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Journal of the American Academy of Dermatology
Volume 58, n° 2
pages 295-298 (février 2008)
Doi : 10.1016/j.jaad.2005.11.1055
Case & Reviews

Cutaneous Hodgkin’s disease
 

Camille E. Introcaso, MD a, Jonathan Kantor, MD, MSc a, David L. Porter, MD b, Jacqueline M. Junkins-Hopkins, MD a,
a Department of Dermatology, the University of Pennsylvania, Philadelphia, Pennsylvania 
b Department of Medicine, Division of Hematology and Oncology, the University of Pennsylvania, Philadelphia, Pennsylvania 

Reprint requests: Jacqueline M. Junkins-Hopkins, MD, Department of Dermatology, 2 Rhoads Pavilion, 3600 Spruce St, Philadelphia, PA 19104.
Abstract

Cutaneous Hodgkin’s disease is a rare condition that usually occurs late in the course of Hodgkin’s lymphoma. This rare condition is thought to have decreased in incidence in recent decades, likely owing to improved treatment of patients with Hodgkin’s disease, who are receiving improved chemotherapy and radiation therapy, and the advent of peripheral blood stem cell transplantation. We present the case of a man who developed specific cutaneous Hodgkin’s lymphoma 6 months after nonmyeloablative allogenic stem cell transplantation for his recurrent systemic disease. The patient’s manifestation of relapse was cutaneous dissemination of the tumor, manifested by erythematous papules and ulcerated nodules. At the time of the cutaneous relapse he had minimal systemic disease. This case illustrates an example of this complication of Hodgkin’s disease and stresses the importance of a timely diagnosis to direct appropriate therapy. A review of the literature demonstrates that the patient’s lesion morphology and distribution are typical of specific manifestations of cutaneous Hodgkin’s disease.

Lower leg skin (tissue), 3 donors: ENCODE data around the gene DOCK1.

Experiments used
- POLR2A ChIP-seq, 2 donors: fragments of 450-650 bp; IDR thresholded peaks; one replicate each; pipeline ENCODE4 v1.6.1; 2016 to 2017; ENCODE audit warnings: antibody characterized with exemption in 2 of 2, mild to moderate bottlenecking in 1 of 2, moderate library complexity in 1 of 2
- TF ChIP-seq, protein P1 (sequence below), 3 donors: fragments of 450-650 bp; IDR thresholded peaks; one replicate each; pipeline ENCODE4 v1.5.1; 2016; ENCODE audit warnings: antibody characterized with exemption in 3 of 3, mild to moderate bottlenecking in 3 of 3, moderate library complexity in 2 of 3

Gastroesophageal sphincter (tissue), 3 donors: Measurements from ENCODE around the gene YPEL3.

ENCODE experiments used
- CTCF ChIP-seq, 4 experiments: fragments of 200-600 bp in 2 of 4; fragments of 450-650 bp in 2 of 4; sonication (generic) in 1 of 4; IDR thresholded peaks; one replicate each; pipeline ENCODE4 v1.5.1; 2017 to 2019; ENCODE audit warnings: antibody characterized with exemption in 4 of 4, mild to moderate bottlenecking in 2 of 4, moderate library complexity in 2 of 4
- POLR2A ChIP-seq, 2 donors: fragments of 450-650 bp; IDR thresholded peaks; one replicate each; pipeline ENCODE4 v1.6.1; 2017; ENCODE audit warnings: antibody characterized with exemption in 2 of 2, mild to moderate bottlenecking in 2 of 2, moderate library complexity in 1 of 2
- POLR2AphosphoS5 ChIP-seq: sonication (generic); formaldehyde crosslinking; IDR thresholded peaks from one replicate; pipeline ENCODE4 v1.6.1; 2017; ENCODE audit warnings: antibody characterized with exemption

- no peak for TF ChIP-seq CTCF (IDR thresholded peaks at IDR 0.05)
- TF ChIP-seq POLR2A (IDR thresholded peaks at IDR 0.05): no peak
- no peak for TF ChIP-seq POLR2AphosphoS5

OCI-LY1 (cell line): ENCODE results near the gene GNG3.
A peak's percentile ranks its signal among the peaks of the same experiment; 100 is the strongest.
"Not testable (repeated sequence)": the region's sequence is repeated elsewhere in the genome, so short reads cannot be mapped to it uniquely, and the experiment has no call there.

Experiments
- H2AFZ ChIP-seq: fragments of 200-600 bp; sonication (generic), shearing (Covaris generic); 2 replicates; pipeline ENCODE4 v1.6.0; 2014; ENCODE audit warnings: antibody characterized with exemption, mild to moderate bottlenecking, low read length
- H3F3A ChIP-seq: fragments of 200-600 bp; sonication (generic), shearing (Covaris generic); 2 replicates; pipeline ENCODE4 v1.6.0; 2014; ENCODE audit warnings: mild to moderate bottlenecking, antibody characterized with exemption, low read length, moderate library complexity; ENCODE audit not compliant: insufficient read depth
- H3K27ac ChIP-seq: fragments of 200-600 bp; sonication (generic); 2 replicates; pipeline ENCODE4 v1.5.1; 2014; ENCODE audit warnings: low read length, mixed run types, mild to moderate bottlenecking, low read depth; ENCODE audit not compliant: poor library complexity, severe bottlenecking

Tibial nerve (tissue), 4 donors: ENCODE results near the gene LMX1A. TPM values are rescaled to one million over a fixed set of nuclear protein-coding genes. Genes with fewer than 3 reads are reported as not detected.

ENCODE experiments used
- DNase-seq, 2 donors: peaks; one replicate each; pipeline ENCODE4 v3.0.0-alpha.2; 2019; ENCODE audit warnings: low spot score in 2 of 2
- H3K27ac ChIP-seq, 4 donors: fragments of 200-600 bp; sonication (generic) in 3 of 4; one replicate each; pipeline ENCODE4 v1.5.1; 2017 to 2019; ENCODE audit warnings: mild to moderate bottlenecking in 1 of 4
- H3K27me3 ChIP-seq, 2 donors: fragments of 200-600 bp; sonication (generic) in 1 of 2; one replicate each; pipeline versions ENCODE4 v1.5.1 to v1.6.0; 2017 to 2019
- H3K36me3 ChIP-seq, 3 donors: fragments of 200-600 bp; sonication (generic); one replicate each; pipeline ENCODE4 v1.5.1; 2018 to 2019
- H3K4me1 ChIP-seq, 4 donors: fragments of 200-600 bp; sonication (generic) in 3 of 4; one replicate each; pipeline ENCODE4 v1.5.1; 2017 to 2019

The full text of this article is available in PDF format.

 Funding sources: None.
 Conflicts of interest: None declared.



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